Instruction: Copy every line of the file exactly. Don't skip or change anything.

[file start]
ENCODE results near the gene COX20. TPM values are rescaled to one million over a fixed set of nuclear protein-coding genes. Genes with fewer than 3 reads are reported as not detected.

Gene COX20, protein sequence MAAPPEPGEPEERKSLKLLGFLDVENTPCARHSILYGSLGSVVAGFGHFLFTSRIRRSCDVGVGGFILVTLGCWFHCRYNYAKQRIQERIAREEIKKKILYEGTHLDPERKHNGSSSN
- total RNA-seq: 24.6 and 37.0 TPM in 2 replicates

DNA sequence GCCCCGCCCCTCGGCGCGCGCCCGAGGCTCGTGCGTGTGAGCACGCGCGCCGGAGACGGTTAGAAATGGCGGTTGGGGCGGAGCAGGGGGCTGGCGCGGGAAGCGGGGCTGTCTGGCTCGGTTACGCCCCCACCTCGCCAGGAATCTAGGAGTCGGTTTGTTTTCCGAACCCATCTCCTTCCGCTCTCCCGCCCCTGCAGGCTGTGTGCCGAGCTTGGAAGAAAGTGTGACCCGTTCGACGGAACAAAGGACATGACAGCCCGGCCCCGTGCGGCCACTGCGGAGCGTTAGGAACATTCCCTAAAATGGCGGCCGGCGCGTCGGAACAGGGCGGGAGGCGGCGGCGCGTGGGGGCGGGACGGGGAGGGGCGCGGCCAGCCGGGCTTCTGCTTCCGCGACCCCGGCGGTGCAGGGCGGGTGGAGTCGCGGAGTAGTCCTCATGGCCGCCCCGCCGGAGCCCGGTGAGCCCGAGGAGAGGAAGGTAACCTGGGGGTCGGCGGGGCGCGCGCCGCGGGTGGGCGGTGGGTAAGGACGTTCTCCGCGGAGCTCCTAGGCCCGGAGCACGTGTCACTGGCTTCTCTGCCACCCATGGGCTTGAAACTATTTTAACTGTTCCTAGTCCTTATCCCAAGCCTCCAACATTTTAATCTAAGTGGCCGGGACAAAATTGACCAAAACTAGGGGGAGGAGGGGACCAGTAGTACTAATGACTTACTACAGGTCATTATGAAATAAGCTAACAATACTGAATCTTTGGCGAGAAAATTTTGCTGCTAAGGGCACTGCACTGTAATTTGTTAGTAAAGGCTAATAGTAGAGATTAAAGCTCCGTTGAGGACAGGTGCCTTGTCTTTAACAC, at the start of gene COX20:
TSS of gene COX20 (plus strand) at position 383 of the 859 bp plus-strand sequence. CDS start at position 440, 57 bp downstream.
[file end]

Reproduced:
ENCODE results near the gene COX20. TPM values are rescaled to one million over a fixed set of nuclear protein-coding genes. Genes with fewer than 3 reads are reported as not detected.

Gene COX20, protein sequence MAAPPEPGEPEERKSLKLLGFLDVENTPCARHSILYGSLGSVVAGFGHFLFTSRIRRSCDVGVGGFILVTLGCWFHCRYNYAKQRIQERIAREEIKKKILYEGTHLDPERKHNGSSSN
- total RNA-seq: 24.6 and 37.0 TPM in 2 replicates

DNA sequence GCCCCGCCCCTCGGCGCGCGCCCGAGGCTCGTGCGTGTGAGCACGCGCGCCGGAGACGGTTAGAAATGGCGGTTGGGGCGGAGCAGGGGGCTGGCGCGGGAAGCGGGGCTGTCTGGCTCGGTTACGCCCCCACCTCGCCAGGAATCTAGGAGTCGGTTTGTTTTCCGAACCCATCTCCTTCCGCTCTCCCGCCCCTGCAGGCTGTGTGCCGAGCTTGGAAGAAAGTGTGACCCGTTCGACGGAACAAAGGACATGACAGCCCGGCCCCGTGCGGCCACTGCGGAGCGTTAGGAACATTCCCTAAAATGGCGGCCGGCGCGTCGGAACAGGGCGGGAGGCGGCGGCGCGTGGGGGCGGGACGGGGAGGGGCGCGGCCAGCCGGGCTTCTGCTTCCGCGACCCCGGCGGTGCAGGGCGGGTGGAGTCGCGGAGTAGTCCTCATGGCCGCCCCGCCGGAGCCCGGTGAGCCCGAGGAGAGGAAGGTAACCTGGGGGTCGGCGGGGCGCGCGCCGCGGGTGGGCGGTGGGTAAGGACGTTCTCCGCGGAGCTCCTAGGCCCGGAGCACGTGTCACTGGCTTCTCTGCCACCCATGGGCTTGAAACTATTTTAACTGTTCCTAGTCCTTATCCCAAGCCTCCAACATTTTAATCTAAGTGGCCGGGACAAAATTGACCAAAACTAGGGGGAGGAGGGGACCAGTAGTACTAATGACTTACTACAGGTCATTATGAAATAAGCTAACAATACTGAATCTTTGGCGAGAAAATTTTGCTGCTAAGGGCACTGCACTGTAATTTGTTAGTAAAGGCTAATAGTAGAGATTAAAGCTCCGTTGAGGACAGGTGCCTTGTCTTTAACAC, at the start of gene COX20:
TSS of gene COX20 (plus strand) at position 383 of the 859 bp plus-strand sequence. CDS start at position 440, 57 bp downstream.